Whatever the comfort level, the employee who moves from an hourly to a salaried role will spend time adjusting to the new expectations. But many thousands of employees have successfully made the transition. 

Different Expectations of Hourly and Salaried Employees

Organizations have different expectations of salaried employees. Hourly employees are paid hourly to produce a product or perform a task. Salaried employees have broader job descriptions that involve goals and outcomes that are less measurable than the goals for hourly employees.

The hourly employee is paid for each hour worked with overtime and sometimes even double time on holidays. The salaried employee is expected to work the hours necessary to complete the whole job, no matter how many hours achieving the goals entails.

Certain differences exist because of the nature of the work, too. An hourly employee is finished with work when he or she goes home. It's actually illegal for an hourly employee to work off the clock without pay, so employers must prohibit this.

The salaried employee is expected to think about the job off the clock. If you're a salaried employee, you may be expected to think about your job or perform tasks in the evenings and weekends. Salaried employees are almost never off the clock and their compensation is based on getting the whole job done.

Non-Financial Considerations in an Hourly to Salary Promotion

People don't often talk about the nonfinancial aspects of moving from hourly to salaried employment, but they are substantial. In the average workplace, salaried or exempt employees get more respect than their hourly counterparts.

They expect a certain amount of esteem that is attached to a salaried job. Employees are insulted if asked to move from a salaried job to an hourly job. It is a blow to their esteem and self-worth.

Salaried employees experience more freedom and autonomy than the average hourly employee. They receive less direction and management and they are empowered to complete their whole job. They come and go as necessary to complete their job and this includes lunch and breaks as they desire. For the most part, they are also the bosses, supervisors, managers and senior staff in their organizations.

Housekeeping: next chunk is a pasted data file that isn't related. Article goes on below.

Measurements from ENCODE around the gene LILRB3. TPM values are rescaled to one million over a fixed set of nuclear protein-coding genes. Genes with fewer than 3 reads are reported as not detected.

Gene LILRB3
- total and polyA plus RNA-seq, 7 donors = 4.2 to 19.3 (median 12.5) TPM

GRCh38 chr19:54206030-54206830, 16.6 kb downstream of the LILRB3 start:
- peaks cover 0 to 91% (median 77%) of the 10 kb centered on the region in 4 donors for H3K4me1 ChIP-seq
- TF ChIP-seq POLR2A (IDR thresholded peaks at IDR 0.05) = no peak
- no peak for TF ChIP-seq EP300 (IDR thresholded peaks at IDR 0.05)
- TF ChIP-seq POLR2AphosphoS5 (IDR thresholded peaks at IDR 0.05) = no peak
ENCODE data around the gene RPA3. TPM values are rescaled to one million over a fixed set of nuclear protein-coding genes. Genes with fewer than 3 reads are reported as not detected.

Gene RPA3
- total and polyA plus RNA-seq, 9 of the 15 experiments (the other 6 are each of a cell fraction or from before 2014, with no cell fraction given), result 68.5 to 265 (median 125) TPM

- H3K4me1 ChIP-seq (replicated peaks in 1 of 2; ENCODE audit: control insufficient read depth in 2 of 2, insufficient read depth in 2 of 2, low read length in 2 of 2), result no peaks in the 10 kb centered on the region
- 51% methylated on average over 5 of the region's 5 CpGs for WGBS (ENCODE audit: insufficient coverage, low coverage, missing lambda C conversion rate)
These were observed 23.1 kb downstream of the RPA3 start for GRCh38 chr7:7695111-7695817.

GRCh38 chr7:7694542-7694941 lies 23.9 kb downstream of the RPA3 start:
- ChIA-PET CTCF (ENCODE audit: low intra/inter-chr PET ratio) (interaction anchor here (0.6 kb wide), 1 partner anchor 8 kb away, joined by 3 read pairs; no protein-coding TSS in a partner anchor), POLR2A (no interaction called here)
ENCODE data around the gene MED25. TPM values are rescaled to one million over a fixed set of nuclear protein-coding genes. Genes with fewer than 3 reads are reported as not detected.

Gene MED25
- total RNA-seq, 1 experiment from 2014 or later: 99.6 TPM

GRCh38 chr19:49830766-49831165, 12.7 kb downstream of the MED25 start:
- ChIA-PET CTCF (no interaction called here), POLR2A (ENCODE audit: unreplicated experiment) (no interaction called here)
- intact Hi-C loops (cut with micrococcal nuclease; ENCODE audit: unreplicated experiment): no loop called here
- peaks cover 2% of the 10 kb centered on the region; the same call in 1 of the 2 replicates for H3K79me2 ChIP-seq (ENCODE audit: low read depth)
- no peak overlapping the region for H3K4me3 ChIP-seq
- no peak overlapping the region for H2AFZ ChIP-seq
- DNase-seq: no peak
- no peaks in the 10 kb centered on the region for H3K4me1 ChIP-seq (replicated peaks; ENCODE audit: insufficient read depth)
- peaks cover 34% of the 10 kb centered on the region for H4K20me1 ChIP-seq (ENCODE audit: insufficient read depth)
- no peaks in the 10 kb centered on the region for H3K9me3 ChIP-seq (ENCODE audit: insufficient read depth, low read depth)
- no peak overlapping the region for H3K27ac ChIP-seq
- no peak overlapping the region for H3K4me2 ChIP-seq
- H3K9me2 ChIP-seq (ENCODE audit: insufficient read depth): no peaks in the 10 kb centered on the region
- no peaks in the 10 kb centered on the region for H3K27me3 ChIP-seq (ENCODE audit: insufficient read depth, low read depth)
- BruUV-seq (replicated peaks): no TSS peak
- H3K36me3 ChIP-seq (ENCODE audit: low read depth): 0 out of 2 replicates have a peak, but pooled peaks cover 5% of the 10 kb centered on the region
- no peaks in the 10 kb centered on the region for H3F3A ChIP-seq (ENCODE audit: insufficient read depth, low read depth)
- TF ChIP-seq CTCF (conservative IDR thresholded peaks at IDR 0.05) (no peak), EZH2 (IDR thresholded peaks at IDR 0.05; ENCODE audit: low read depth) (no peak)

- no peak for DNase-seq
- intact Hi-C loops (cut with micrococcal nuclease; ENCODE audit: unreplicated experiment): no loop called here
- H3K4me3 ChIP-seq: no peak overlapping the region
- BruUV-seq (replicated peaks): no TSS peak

Hourly employees who often work in jobs that require staffing at all times do not experience this kind of freedom. For example, on an assembly line, breaks and lunch must be planned and covered by another employee.

So, employees considering a move from hourly to salary employment might also want to consider the non-monetary benefits of such a career-enhancing move.

Frequently Asked Questions (FAQs)

Is it better to be a salary or hourly worker?

There are perks and challenges to being both an hourly and salaried worker. Generally, a salaried employee enjoys more benefits like employer-sponsored health insurance, retirement benefits, eligibility for annual or semi-annual bonuses, and other company-wide perks like gym discounts, commuter benefits, and free lunches or snacks. However, salary employees typically have more responsibilities. On the other hand, an hourly worker may receive higher take-home pay to compensate for the lack of benefits and job security.

Do salary employees get overtime?

No. Unlike hourly workers, salaried employees are not eligible for overtime. However, many salaried employees' contracts contain clauses noting their eligibility for annual bonuses or raises.